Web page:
Raising funds for The Brain Tumour Charity in Edward's memory.
Edward's first symptoms came in March 2007, six months after his marriage to Victoria and weeks after the confirmation that he was to be a father. While playing football with friends, Edward was seen to move in circles to his left and collapse on the floor. The diagnosis came in April, when it was suggested that the brain tumour was not malignant. It soon became apparent that it was.
Able to receive both radiotherapy and chemotherapy, Edward was given fantastic treatment by teams in London and Kent hospitals. By the summer of 2008, Edward appeared to be on the road to recovery; the birth of Harry the previous November had given him a new determination and he oozed positive energy; he was able to begin pursing some of his lighter outdoor activities and regularly took Harry for short bike rides and long walks. Shortly after Harry's first birthday and Edward's thirtieth, on a Christmas family skiing trip, his health took a turn for the worse and Edward was admitted to hospital in late December 2008. Diagnoses were varied and confusing, but it became clear that Edward was deteriorating rapidly: once a fit and active young man, he was reduced to communicating through hand pressure and eye movement and unable to function without help. Edward's family moved him from Guy's Hospital in London to a family holiday cottage on the white cliffs of Dover where he was able to spend his last days surrounded by family and those he loved. Early on Friday 13th February 2009, Edward died.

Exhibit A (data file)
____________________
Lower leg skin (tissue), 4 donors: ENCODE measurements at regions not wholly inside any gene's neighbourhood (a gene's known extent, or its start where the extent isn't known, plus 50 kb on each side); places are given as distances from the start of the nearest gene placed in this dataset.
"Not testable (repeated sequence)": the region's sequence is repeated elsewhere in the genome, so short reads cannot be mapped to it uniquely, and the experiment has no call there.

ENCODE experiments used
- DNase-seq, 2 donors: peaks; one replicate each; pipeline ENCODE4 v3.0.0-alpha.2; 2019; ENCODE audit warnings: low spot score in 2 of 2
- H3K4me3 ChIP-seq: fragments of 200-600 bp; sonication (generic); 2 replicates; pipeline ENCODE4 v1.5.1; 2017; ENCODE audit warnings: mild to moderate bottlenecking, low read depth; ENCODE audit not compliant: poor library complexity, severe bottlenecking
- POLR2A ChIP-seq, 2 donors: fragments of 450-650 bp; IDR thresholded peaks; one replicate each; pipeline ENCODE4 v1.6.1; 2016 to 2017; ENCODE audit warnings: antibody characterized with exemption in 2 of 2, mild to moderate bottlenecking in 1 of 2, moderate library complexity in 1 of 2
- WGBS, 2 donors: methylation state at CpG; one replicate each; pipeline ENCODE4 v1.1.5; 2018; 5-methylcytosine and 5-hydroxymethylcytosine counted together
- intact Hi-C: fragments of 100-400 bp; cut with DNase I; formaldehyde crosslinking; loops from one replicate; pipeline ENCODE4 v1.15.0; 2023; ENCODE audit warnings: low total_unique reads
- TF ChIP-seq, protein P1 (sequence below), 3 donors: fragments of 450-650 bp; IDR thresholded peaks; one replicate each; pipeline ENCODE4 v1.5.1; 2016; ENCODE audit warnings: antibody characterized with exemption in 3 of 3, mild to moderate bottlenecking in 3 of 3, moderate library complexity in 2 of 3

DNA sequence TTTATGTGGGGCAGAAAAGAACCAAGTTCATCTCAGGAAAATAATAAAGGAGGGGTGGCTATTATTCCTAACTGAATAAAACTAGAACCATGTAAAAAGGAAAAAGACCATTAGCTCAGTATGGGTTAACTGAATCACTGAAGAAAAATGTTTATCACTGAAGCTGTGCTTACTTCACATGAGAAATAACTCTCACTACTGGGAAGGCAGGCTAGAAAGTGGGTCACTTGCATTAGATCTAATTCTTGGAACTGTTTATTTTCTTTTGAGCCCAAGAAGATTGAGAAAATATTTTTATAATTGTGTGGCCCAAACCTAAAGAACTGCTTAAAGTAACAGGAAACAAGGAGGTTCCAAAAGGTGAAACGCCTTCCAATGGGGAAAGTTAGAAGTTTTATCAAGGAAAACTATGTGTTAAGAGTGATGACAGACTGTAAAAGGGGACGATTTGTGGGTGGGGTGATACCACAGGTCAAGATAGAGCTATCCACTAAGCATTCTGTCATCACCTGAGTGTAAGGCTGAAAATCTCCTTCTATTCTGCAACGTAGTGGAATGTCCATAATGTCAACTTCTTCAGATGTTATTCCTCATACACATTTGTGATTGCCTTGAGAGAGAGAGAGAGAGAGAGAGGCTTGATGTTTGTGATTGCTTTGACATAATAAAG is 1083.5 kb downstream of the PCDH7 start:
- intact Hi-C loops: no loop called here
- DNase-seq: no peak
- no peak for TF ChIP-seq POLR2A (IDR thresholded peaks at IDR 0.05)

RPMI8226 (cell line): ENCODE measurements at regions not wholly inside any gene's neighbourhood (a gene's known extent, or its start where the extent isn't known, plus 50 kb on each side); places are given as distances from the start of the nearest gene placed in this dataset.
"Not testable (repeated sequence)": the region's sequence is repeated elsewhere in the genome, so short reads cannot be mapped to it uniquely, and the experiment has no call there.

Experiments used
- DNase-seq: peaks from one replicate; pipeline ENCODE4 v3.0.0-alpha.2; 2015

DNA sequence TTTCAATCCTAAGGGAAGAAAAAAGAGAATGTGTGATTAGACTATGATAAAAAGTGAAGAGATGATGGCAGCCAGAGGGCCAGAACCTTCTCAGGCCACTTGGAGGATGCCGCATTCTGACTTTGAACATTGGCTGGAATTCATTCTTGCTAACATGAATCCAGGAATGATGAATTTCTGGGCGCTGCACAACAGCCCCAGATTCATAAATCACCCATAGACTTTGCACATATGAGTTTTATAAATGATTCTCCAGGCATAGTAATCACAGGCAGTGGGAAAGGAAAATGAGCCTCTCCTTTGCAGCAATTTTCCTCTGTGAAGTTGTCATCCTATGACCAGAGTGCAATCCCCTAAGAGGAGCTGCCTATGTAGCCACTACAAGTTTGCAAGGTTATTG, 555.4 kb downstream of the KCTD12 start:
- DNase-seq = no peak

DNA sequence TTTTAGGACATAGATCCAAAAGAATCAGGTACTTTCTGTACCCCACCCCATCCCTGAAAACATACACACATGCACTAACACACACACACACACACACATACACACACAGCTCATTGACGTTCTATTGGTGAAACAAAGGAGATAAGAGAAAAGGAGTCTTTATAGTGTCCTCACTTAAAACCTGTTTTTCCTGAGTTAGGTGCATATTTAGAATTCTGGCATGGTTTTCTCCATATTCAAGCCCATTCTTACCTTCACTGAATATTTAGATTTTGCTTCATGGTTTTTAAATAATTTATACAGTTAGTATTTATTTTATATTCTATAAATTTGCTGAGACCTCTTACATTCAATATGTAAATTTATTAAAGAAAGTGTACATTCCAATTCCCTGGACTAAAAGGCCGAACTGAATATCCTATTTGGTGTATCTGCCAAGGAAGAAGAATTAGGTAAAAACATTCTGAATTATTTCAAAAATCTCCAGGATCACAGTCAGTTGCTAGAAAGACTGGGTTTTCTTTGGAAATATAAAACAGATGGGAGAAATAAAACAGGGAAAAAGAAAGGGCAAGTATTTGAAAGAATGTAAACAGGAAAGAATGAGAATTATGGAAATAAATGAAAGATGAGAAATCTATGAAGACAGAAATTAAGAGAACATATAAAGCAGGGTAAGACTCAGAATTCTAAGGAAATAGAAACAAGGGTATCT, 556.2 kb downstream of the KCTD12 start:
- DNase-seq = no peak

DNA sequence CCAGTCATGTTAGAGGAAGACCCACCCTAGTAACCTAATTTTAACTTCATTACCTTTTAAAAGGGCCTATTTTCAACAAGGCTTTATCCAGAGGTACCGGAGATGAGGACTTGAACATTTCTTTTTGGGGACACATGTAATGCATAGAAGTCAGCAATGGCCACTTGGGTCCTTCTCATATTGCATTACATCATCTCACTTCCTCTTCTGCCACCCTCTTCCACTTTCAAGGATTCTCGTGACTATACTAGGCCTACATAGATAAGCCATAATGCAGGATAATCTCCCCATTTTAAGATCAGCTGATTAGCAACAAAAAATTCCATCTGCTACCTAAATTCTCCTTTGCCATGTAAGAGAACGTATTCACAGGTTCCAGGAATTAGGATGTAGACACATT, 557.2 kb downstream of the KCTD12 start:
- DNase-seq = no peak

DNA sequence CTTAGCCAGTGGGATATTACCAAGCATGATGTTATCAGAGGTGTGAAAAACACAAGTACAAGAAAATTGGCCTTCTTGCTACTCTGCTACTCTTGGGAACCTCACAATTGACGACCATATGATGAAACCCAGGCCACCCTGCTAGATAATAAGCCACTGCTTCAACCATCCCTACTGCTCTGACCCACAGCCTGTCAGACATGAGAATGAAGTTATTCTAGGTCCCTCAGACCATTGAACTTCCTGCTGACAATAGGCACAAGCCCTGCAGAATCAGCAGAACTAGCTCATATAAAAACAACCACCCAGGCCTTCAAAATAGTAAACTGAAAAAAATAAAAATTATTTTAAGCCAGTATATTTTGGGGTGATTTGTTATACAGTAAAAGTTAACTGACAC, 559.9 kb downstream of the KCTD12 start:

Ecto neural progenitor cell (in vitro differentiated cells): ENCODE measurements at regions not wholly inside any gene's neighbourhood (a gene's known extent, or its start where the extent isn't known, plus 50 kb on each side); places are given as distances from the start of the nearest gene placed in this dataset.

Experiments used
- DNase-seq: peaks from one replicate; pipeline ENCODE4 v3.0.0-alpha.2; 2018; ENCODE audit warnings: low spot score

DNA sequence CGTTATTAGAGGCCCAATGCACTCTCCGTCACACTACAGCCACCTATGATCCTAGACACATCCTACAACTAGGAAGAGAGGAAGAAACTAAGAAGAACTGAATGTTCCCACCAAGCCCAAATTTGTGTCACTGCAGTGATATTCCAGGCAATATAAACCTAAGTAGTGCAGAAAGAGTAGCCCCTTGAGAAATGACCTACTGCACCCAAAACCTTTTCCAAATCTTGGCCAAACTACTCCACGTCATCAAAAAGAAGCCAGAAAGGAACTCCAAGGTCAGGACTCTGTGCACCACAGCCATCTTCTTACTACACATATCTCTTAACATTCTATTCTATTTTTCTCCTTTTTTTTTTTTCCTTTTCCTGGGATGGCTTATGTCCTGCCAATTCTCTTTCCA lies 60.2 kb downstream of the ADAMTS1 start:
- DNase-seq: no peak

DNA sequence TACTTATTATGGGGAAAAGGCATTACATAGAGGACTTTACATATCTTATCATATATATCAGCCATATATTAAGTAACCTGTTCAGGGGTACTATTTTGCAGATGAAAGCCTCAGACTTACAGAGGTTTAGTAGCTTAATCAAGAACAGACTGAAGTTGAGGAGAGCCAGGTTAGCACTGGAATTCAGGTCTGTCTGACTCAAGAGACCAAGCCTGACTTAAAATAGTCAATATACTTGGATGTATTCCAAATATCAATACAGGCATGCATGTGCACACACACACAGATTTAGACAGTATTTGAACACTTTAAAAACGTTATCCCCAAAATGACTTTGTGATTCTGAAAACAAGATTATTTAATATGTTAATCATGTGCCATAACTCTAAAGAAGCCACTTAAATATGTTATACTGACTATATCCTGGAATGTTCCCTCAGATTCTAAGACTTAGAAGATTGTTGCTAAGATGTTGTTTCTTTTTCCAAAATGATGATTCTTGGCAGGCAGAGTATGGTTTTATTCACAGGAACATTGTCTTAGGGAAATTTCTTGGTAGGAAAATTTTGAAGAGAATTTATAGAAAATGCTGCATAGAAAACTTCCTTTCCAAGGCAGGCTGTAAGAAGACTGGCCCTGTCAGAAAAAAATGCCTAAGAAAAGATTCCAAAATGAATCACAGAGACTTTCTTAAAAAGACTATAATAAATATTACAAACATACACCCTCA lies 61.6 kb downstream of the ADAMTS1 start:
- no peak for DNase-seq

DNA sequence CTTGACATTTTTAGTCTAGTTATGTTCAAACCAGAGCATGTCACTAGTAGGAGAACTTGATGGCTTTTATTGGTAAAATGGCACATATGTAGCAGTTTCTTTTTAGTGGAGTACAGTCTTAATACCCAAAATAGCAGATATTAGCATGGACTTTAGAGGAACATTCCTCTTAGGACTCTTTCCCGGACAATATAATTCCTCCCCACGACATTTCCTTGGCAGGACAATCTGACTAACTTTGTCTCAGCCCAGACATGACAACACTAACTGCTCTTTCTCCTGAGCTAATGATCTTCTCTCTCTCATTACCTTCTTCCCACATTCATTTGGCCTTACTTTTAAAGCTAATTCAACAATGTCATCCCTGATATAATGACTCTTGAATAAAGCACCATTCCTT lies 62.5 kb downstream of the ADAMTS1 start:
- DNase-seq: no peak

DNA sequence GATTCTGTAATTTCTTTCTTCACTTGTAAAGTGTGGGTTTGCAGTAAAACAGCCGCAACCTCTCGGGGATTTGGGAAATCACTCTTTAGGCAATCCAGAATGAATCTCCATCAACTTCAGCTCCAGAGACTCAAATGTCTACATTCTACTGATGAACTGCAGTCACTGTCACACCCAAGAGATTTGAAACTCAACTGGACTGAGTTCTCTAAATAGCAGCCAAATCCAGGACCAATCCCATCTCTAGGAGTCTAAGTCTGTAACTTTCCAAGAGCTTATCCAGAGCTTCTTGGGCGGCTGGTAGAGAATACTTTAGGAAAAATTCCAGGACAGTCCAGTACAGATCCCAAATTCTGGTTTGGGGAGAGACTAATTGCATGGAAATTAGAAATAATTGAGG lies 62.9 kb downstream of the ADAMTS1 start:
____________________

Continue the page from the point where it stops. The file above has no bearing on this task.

Although cut short, Edward's life was a blessed and genuinely full one, and his positive attitude throughout his ordeal was truly inspiring. Harry is developing into an energetic little boy and displays many of Edward's characteristics; the similarities are startling and a source of comfort and real joy to all the family.
The help received from The Brain Tumour Charity was enormous for Edward's wife and his mother; it is something the family will never forget. The work the Charity does is ground-breaking and hugely important. It really is shocking how little the world seems to know about brain tumours. The aim of the Fund is to raise money for The Brain Tumour Charity in Edward's name so that they can continue to help families like ours and uncover some of the unanswered questions.
Who well lives, long lives; for this age of ours should not be numbered by years, days, and hours.
Guillaume de Salluste Du Bartas, Divine Weeks and Works, 1578
You can read more about past fundraising events and donate to The Edward Dyson Fund here: www.justgiving.com/inmemoryof-EdwardDyson/